One of the oldest buildings still standing in Mackay is for sale at a time when the North Queensland city is set to undergo a major revitalisation.
Customs House, a significant Federation-era building on Mackay’s riverfront, is on the market for the first time in 15 years and is tipped to fetch $1.5 million.
Completed in 1902 for a cost of ￡3797, the state heritage-listed building has been extensively renovated by owners Alman and Partners, who are relocating to larger premises.
There are two buildings on the title: Customs House and the adjacent Bond House, which was built in 1935 and will be sold with a tenant in place.
Customs House was built when Mackay was an important port along the Pioneer River and its current sale comes at a time when the city’s entire harbour precinct is set to undergo a multi-million dollar revamp – the proposed ‘Mackay Waterfront Priority Development Area Scheme’.
Officially given the green light by the Queensland Government on May 24, the scheme primarily involves redeveloping and opening up the waterfront.
It also includes promoting the city as a key business hub, expanding knowledge-based industries, improving parks and attractions and cementing Mackay as a tourist destination.
Mackay mayor Councillor Greg Williamson has not yet released costings for the project but has previously said it could be in the ballpark of $200 million, and that the council would seek state and federal government funding.
Selling agent Jordan Miller of Explore Property Mackay Commercial said the scheme had already attracted buyers and developers wanting to be part of it.
“It’s going to be something that will develop over the next 10 to 15 years, it’s more of a visionary type of project,” he said.
“Much of the town has been built away from the river so the whole vision is to activate the river and have developments and large community spaces facing it. It’s definitely fueling interest in that precinct, we’ve just leased a large 522-square-metre tenancy in that area,” he said.
Mr Miller also said Mackay was entering a recovery phase after a market correction.
“Generally, the market’s a lot more positive and we’re seeing a lot of business opportunity in the region, population growth and good confidence,” he said.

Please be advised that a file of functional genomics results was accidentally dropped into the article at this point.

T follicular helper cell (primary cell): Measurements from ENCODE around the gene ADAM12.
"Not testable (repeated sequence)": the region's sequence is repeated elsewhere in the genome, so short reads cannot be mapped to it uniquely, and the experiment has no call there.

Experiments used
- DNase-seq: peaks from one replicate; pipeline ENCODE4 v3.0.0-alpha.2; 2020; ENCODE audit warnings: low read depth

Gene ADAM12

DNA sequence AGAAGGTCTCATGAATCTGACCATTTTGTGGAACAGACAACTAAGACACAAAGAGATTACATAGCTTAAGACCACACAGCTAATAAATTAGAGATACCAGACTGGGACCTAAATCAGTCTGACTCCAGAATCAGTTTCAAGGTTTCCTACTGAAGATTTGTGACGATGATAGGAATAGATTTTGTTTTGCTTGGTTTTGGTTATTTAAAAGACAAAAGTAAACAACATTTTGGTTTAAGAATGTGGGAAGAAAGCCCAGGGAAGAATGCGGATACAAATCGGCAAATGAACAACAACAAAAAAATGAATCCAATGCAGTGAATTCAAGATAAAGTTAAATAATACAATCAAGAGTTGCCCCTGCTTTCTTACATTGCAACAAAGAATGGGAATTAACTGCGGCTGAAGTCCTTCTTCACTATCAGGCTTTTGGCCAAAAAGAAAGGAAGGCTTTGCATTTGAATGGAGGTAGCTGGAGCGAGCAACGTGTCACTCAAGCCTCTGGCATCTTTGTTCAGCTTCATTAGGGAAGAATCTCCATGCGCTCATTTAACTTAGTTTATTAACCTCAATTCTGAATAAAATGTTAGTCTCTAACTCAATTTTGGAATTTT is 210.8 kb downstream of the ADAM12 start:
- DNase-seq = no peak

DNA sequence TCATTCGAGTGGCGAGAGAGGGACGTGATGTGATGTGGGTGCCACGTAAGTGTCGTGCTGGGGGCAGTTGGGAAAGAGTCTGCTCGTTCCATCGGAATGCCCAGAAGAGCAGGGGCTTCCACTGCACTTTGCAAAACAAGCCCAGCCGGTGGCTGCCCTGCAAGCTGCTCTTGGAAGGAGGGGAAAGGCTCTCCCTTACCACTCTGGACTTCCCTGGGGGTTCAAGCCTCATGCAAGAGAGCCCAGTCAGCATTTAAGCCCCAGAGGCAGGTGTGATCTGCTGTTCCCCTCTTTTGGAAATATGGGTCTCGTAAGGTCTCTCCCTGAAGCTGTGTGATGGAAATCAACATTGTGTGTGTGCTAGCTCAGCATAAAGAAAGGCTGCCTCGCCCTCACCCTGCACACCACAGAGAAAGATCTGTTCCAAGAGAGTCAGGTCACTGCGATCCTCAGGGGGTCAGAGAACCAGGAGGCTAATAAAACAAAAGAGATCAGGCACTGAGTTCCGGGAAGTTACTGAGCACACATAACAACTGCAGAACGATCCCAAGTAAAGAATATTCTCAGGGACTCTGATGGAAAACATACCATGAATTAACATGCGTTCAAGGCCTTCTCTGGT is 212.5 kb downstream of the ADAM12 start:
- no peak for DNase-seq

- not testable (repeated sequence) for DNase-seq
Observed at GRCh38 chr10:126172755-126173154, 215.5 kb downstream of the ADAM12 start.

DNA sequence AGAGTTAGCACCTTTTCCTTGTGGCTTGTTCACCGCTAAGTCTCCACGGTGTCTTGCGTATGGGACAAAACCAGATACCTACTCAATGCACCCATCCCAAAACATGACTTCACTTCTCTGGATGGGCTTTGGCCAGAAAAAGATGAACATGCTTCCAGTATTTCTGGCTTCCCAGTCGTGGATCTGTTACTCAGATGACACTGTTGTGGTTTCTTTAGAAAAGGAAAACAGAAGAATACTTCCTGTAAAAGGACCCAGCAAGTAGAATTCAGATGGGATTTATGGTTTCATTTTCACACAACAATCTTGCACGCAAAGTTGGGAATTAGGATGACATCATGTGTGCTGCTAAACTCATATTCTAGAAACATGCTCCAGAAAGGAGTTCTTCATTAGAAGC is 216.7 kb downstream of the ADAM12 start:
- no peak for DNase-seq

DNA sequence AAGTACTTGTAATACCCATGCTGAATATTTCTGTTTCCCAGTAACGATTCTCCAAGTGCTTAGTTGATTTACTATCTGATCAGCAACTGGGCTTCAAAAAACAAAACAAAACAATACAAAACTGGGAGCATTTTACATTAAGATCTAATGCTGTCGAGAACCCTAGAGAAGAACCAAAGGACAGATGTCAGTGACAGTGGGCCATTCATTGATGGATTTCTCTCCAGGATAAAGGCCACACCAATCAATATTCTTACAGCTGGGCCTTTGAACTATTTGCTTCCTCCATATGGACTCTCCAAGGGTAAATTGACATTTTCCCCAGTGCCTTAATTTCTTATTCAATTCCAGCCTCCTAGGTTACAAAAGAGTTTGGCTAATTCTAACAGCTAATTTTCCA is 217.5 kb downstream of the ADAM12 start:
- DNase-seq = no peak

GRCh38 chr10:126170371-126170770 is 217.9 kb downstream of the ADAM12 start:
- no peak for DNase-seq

The first customs house was built on the site in 1865. It was a more modest timber building and eventually the Queensland Works Department capitulated to pressure for a grander building befitting Mackay’s prosperity.
The interior of the current building has decorative metal and boarded ceilings, moulded plaster wall decoration and panels, leadlight door panels, cedar joinery, and impressive multi-panelled windows in its ‘long room’.
Many of Mackay’s early buildings were destroyed in a cyclone in 1918 that left Customs House as one of the few survivors, and in good condition.
The property last traded in 2004 and has been occupied since by Alman Partners, who are moving on to a larger site to expand their business.
Director of Alman Partners, Steve Lowry, said that the company had loved restoring and occupying a piece of Mackay history.
“Our clients are devastated we are moving on as they love coming to this beautiful property. The challenge now is to create something unique in our new offices,” Mr Lowry said.
“The building certainly has character – you just have to explore the reception area known as the ‘Long Room’ to experience the craftsmanship that has gone into building this landmark.”
The Mackay region has experienced an 18 month growth in domestic tourist numbers, according to National Visitor Survey data published in mid-2018.
Overnight visitors to Mackay increased 1.9 per cent year on year, to 895,000 and the average length of stay went up 27.4 per cent year on year, to 4.7 nights.
The property at 31 River Street Mackay is for sale through expressions of interest.
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